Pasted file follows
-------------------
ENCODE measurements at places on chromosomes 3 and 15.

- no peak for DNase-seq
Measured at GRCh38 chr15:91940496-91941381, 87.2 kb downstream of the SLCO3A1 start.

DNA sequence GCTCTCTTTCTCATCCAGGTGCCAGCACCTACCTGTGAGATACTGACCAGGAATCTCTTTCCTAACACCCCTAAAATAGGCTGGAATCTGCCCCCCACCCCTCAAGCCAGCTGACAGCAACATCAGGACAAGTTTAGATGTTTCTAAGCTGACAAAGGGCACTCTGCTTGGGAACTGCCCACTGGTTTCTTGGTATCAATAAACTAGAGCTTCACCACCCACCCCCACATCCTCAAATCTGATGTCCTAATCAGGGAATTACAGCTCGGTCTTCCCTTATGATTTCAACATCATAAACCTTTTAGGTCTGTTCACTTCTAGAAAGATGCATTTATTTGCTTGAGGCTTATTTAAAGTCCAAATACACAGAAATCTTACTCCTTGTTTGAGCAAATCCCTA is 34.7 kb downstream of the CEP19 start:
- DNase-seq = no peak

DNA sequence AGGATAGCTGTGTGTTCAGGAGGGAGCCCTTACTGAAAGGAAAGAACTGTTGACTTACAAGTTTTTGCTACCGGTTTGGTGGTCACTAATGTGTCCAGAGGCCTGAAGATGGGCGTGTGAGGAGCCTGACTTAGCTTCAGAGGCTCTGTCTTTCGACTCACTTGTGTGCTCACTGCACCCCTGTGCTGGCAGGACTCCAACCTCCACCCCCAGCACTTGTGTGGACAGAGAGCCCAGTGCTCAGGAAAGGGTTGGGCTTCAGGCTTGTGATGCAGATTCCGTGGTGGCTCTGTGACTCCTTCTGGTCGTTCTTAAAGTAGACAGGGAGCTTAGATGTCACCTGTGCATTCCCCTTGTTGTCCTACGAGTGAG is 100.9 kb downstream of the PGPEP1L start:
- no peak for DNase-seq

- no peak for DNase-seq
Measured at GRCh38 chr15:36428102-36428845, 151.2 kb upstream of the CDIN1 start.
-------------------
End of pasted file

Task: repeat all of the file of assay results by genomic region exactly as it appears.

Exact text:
ENCODE measurements at places on chromosomes 3 and 15.

- no peak for DNase-seq
Measured at GRCh38 chr15:91940496-91941381, 87.2 kb downstream of the SLCO3A1 start.

DNA sequence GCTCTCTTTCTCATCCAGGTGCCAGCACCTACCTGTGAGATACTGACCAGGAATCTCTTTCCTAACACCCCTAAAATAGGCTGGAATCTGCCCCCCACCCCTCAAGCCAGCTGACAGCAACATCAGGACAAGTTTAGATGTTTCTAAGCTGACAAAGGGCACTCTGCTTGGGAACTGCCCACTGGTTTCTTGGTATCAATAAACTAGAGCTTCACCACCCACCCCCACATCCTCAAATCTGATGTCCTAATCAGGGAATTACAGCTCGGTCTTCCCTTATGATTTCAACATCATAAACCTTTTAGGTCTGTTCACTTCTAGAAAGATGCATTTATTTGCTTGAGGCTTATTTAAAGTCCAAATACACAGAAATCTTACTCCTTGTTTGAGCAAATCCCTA is 34.7 kb downstream of the CEP19 start:
- DNase-seq = no peak

DNA sequence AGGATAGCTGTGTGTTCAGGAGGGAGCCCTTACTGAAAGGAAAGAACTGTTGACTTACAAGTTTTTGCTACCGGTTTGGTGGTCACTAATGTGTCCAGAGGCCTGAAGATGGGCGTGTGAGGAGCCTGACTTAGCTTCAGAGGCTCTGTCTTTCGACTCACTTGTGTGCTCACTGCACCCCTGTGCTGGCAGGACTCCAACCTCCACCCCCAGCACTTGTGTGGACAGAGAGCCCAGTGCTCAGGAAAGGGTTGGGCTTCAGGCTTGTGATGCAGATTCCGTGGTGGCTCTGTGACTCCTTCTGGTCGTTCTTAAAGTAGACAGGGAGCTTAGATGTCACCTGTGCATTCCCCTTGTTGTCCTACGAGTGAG is 100.9 kb downstream of the PGPEP1L start:
- no peak for DNase-seq

- no peak for DNase-seq
Measured at GRCh38 chr15:36428102-36428845, 151.2 kb upstream of the CDIN1 start.